Baby is on the way ! If A healthy and varied diet provides the most fundamental vitamins and nutrients, this is not always enough during pregnancy, where intakes must be duplicated. Today we’ll take about pregnancy vitamis.
Which vitamins are most important during the preconception phase?
When you want to conceive a child, it is recommended that you take folic acid supplements and increase your iodine intake.
Folic acid is intended to reduce foetal malformations, including neural tube defects such as spina bifida. Ideally, folic acid supplementation should begin 2 months before stopping contraception, and consists of a daily dose of 400 μg.
Iodine is also very important for the neurological development of the unborn child. It is therefore advisable to increase the intake of foods which contain iodine when trying to conceive. However, taking supplements is not always required, so it is best to discuss this with your doctor.
Which vitamins are important during pregnancy?
- Folic acid
It is important to maintain a daily supplement of 400 μg of folic acid until 12 weeks of pregnancy. This is an important vitamin for pregnancy, as it helps prevent foetal malformations. In addition to this it is essential to increase the consumption of foods rich in folic acid, such as:
Iodine is essential for the proper maturation and development of the central nervous system of the foetus. During pregnancy, a woman’s iodine requirement increases from 150μg to 250μg per day. This additional intake can be found in the diet, particularly in:
- Fish and seafood
- Dairy products
Please note that iodine is not advised for cases of thyroid-related diseases, and only the doctor can decide to prescribe iodine supplements in the event of a deficiency.
Iron intake is essential during pregnancy as the mother’s blood volume increases. Also because she must supply the baby with blood. If there are no side effects (such as abdominal pain and constipation), a daily supplement of 30 to 60 mg orally can be prescribed at least during the 2nd and 3rd trimesters of pregnancy. It is also advisable to eat a diet rich in iron, which can be found in, for example:
- Red meat
It is important to specify that meat, fish and seafood should be eaten well cooked! Otherwise, there is a risk of toxoplasmosis if the woman is not immunised.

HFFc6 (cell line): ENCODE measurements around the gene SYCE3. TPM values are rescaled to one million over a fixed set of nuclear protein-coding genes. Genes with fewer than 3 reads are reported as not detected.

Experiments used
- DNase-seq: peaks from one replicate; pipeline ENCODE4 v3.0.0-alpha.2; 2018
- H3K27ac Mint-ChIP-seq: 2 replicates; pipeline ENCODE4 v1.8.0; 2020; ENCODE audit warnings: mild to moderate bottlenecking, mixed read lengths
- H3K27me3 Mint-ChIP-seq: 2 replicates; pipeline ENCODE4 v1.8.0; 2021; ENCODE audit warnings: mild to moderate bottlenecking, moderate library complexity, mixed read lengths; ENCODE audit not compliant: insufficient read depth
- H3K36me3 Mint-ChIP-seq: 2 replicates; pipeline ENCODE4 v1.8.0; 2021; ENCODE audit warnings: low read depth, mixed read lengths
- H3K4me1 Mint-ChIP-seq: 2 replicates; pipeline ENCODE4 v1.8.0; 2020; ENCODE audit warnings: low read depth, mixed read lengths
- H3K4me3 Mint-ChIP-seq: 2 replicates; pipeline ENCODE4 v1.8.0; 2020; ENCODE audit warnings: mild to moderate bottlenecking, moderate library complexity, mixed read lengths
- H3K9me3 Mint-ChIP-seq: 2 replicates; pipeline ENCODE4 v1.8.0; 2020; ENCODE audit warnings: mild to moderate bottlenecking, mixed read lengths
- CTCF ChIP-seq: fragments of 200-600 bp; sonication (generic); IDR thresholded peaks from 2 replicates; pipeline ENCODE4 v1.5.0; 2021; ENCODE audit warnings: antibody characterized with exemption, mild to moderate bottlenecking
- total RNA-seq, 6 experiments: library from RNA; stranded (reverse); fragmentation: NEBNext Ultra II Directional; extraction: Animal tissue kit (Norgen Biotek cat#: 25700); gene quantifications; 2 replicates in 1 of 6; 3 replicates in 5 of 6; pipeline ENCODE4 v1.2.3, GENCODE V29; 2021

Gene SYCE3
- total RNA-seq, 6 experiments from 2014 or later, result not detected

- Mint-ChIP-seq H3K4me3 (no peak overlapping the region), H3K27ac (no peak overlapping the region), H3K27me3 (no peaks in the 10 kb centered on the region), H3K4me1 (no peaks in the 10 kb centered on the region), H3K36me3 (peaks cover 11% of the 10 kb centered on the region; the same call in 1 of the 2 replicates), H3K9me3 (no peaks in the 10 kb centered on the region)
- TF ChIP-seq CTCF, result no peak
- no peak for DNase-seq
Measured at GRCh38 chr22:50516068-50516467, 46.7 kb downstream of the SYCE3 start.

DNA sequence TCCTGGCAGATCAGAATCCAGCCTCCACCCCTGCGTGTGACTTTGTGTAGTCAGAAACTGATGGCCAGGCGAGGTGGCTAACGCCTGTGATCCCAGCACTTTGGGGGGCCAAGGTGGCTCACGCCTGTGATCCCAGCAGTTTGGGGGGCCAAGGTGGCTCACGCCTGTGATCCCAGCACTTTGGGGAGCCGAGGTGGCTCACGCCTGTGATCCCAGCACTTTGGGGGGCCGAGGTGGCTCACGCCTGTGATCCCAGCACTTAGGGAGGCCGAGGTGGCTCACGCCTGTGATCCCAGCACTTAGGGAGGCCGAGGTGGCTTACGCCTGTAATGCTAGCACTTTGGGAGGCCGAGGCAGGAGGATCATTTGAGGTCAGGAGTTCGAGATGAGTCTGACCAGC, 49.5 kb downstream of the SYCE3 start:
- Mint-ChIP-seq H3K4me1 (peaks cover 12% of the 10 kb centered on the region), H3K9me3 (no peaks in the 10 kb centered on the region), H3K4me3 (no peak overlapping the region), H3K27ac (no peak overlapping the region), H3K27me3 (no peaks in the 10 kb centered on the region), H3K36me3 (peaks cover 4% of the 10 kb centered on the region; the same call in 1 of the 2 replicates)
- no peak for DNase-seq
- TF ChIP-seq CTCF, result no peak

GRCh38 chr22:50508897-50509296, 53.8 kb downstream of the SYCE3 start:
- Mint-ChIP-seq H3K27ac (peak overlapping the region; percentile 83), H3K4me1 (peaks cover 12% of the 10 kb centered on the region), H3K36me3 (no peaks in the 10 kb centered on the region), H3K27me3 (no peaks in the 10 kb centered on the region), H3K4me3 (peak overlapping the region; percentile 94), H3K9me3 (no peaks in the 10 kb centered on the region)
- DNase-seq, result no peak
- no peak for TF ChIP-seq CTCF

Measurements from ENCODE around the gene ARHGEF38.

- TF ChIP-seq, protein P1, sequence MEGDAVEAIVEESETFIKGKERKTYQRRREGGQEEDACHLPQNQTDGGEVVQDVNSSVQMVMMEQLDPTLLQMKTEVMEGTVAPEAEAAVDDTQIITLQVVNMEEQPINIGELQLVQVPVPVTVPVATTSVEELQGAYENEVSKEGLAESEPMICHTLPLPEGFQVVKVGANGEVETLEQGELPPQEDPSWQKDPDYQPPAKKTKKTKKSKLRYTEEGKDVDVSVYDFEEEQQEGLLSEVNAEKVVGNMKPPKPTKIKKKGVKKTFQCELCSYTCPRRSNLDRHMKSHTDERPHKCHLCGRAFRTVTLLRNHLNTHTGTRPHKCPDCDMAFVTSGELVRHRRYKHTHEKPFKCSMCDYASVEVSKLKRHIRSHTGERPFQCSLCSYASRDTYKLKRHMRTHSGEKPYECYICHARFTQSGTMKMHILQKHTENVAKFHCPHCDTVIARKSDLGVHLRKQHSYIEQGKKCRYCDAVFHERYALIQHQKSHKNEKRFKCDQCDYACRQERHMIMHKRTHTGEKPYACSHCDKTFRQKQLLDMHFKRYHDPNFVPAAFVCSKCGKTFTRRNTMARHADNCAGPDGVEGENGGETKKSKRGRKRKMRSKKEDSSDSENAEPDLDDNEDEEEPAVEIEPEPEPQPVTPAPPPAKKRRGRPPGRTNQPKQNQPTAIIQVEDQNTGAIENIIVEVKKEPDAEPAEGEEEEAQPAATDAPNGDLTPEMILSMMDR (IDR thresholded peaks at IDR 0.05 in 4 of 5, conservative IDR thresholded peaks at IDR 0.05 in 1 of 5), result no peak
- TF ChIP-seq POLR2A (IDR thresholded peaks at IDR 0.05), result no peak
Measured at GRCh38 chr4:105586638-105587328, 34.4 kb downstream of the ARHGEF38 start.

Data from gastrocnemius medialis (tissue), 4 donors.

Finally, calcium plays an important role in the construction of the baby’s bones and teeth. If the baby lacks it, it will draw on its mother’s reserves, which can lead to a risk of low birth weight and high blood pressure in women. Thus, calcium-enriched foods are preferred:
- Dairy products
- Green vegetables
Calcium supplements can be prescribed by the doctor if necessary or if the intake cannot be properly provided by the diet.
Other vitamins may also be recommended on a case by case basis. These include:
- Vitamin B12, to make up for deficiencies due to a lack of animal meat
- Fibre, to treat constipation, which is common during pregnancy
- Omega-3, essential to reduce the risk of premature pregnancy
- Vitamin D, to complement calcium
There are also special food supplements for pregnant women. They contain all the vitamins and minerals necessary for pregnancy.
Why take food supplements during pregnancy?
Of course, a healthy and varied diet provides most of the fundamental vitamins and nutrients, but at this stage this is not always enough, as some of the intake must be duplicated. Supplements can fill this gap, particularly for calcium and folic acid as well as fibre for women with specific diets (vegetarianism, veganism, etc.).
For professional advice, ask your obstetrician.
This information is not a substitute for medical advice.
You must seek the advice of your doctor or another qualified health professional with any questions you may have regarding your health condition.